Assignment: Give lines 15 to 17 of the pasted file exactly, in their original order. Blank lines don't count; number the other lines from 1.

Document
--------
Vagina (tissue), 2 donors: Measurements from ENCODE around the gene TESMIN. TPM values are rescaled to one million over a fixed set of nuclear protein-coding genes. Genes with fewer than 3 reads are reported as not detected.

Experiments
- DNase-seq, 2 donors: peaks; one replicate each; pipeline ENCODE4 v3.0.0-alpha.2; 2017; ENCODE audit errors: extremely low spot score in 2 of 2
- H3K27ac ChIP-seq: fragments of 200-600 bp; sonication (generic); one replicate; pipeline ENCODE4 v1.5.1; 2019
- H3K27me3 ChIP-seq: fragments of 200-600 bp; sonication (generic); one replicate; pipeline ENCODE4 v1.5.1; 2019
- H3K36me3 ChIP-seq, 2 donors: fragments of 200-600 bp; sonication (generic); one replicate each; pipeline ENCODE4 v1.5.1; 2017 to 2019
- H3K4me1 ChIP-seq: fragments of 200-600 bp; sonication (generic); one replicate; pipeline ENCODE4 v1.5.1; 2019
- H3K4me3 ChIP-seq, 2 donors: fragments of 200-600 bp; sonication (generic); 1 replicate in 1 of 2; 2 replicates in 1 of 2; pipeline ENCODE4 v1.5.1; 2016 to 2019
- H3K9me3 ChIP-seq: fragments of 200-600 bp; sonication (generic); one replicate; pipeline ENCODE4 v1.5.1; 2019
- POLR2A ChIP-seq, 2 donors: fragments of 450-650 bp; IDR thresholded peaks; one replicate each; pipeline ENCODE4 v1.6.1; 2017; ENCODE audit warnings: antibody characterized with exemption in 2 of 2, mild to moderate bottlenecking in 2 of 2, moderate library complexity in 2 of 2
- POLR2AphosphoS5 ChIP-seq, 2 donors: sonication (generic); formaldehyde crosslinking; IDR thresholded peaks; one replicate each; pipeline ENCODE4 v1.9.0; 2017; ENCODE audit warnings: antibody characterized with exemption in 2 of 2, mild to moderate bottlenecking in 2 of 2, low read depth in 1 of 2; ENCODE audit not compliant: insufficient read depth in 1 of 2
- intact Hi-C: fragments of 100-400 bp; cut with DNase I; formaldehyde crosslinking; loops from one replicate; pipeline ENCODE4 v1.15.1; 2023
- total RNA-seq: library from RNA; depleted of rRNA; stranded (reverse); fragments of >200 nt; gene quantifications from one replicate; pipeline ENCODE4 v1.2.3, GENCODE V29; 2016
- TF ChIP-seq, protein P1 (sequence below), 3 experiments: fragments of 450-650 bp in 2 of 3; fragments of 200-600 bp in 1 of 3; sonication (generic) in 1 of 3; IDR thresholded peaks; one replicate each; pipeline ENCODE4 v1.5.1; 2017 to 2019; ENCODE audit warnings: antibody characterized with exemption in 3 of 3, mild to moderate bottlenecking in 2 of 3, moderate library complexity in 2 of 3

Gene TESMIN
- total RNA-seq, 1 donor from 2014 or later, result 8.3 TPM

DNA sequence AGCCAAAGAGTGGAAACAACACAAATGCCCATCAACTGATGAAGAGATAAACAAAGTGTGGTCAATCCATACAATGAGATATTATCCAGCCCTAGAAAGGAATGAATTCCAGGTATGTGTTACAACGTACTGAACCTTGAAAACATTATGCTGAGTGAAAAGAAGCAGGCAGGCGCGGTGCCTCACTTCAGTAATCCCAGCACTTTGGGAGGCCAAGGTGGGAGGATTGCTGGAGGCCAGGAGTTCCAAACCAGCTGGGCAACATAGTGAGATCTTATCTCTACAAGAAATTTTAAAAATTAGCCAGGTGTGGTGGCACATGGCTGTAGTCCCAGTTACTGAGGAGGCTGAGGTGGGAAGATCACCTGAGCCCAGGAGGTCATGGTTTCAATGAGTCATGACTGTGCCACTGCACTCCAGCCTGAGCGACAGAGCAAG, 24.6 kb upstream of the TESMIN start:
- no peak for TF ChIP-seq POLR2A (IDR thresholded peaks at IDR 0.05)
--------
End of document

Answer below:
Gene TESMIN
- total RNA-seq, 1 donor from 2014 or later, result 8.3 TPM

DNA sequence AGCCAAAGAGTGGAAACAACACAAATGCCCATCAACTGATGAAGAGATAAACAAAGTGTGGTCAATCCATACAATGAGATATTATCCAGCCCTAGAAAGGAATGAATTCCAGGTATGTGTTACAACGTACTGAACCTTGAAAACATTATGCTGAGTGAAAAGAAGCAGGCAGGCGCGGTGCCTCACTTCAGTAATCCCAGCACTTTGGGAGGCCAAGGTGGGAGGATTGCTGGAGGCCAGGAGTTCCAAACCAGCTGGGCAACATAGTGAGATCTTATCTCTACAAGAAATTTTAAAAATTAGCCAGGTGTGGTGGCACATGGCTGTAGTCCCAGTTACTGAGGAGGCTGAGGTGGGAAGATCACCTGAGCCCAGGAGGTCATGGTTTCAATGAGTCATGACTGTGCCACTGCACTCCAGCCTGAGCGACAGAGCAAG, 24.6 kb upstream of the TESMIN start: